Of course, renters get no mortgage tax deduction at all. But they can take the standard deduction that’s available to all taxpayers.
Do you like having your evenings and weekends to use as you please? Do you work long hours or travel frequently? If so, then the time commitment that comes with homeownership might be more than you want to take on. There are always projects around a house that you will need or want to take care of, from finding a plumber to replace a rusted-out pipe to repainting the bedroom to mowing the lawn. If you live in a community with a homeowners association, the HOA might take many of these homeownership chores off your plate for an additional cost of a few hundred dollars a month. But beware of the headaches that association membership can entail.
If you rent, your landlord will take care of all the repairs and maintenance, though of course they may not be done as quickly or as well as you would like.
Although not as universal as homeowners’ insurance, renter’s insurance is often recommended for those leasing homes and is increasingly required by landlords.
Homeownership brings intangible benefits such as a sense of stability, belonging to a community, and pride of ownership. However, it’s not good for restless or nomadic types. Real estate is the original illiquid asset. You might not be able to sell when you want if the housing market is down. Even if it’s up, there are significant transaction costs when you sell. Changing your mind about where you want to live is far more expensive when you own.
The overall cost of homeownership tends to be higher than the overall cost of renting, even if the monthly mortgage payment is similar to (or lower than) the monthly cost to rent.
Here are some expenses you’ll be spending money on as a homeowner that you don’t have to pay as a renter:
Water and sewer service
Repairs and maintenance
Pool cleaning (if you have one)
Lender-required flood insurance, in some areas
Earthquake insurance, in some areas
Perhaps the biggest throw-away expense is mortgage interest, which can make up nearly all of your monthly payments in the early years of a long-term mortgage. Take this typical scenario: You borrow $100,000 at 4% for 30 years. Your first monthly payment will be $477.42, of which $333.33 is interest, and $144.08 is principal. It will be about 13 years before more of your monthly payment goes toward principal than toward interest, and in total, you’ll lose $71,869.51 in interest (though, admittedly, you’ll recoup some of that in tax deductions).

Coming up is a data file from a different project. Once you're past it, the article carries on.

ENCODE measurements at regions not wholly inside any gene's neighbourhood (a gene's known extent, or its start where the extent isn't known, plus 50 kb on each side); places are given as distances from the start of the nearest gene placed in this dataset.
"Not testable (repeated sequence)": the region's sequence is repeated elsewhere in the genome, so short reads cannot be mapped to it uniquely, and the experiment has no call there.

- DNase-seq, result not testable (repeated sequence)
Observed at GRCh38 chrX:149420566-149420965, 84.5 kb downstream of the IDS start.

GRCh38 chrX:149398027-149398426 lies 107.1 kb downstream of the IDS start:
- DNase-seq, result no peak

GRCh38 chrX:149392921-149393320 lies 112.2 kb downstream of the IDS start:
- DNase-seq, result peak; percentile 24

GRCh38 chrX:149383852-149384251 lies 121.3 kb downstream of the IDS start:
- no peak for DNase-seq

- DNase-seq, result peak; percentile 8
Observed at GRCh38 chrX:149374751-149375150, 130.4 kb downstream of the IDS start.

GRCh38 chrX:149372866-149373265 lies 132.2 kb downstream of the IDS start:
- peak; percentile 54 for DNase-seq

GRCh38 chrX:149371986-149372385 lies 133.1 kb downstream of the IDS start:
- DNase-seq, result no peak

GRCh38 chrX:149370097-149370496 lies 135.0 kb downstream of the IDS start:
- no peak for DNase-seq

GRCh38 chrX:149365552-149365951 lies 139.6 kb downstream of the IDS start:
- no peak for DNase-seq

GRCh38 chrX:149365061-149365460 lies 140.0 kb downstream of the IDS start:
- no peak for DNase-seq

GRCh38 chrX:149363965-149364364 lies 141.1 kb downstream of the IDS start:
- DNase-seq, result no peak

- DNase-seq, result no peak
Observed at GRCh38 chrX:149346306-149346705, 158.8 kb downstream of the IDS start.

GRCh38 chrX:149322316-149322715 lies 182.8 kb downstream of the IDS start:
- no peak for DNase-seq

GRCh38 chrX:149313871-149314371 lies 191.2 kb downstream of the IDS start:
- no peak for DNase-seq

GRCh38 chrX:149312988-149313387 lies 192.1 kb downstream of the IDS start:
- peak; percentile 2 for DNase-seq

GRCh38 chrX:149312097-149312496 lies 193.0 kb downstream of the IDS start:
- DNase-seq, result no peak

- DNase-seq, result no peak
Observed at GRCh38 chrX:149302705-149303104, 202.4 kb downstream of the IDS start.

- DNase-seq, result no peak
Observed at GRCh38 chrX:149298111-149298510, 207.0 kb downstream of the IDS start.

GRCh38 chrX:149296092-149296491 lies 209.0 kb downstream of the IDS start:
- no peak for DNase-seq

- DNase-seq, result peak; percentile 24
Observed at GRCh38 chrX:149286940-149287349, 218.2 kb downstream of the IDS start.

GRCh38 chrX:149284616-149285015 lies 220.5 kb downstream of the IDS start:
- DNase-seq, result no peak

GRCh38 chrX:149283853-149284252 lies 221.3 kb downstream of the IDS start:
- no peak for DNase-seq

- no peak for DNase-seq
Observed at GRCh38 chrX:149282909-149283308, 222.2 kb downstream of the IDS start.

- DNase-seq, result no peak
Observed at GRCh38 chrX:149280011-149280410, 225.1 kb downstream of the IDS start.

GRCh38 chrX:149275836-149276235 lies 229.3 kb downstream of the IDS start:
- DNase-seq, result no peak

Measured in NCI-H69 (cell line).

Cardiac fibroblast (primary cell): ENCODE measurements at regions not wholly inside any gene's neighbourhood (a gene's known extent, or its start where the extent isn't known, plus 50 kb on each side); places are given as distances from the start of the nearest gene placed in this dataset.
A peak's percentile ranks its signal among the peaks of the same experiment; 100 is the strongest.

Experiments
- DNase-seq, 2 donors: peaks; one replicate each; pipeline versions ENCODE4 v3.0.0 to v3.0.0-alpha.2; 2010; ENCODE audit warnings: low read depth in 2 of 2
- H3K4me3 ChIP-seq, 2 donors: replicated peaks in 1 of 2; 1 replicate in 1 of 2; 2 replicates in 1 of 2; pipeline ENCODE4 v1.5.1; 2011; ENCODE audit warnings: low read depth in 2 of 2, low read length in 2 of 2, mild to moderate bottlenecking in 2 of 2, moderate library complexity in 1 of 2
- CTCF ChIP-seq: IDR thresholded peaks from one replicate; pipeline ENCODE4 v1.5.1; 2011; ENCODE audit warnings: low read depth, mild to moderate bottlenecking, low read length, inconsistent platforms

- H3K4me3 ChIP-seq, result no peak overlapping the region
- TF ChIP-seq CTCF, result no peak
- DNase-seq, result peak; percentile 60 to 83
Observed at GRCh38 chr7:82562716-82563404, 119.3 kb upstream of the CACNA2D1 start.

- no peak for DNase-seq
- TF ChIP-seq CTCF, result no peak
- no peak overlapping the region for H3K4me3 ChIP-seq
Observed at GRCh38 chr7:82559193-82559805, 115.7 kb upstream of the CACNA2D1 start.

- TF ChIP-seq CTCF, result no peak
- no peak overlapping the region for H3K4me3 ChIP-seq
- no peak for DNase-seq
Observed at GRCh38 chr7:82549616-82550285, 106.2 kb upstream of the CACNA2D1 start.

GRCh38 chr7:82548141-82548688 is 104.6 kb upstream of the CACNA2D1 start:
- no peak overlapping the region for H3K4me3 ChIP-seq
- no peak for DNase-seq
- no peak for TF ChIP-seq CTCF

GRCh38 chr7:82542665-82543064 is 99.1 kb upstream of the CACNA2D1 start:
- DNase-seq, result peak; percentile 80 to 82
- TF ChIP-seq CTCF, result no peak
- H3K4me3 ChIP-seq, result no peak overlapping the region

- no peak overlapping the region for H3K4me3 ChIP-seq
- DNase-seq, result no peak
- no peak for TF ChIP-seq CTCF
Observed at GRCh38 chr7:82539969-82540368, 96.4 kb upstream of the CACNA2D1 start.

Even renovation projects don’t often increase the value of your home by more than what you spend on them. On average, you’ll get back 66 cents for every dollar you shell out on a home improvement project, according to Remodeling magazine.2 The projects that recoup the most are not glamorous things you’ll be excited about doing. The best return (and the only one on Remodeling‘s list that comes close to recouping its entire cost) comes from replacing a garage door.
Once you add up all these costs, you might find that you’re better off financially by renting and investing the money you would have put into a home into a retirement account.
Which option is best for you isn’t just about money, it’s also about comfort and your vision for your life. Ignore people who tell you that owning always makes more sense in the long run, that renting is throwing away money—or that it makes more sense to buy if your monthly mortgage payment would be the same or less than your monthly rent payment. Housing markets and life circumstances are too varied to make blanket statements like these.
Still, despite the added expense and extra chores associated with owning a home, many people chose it over renting. It provides a more permanent place to raise children and often it offers the only way to have, or create, the sort of residence people want. Ultimately, the decision to rent or to own is not just financial, it’s also emotional.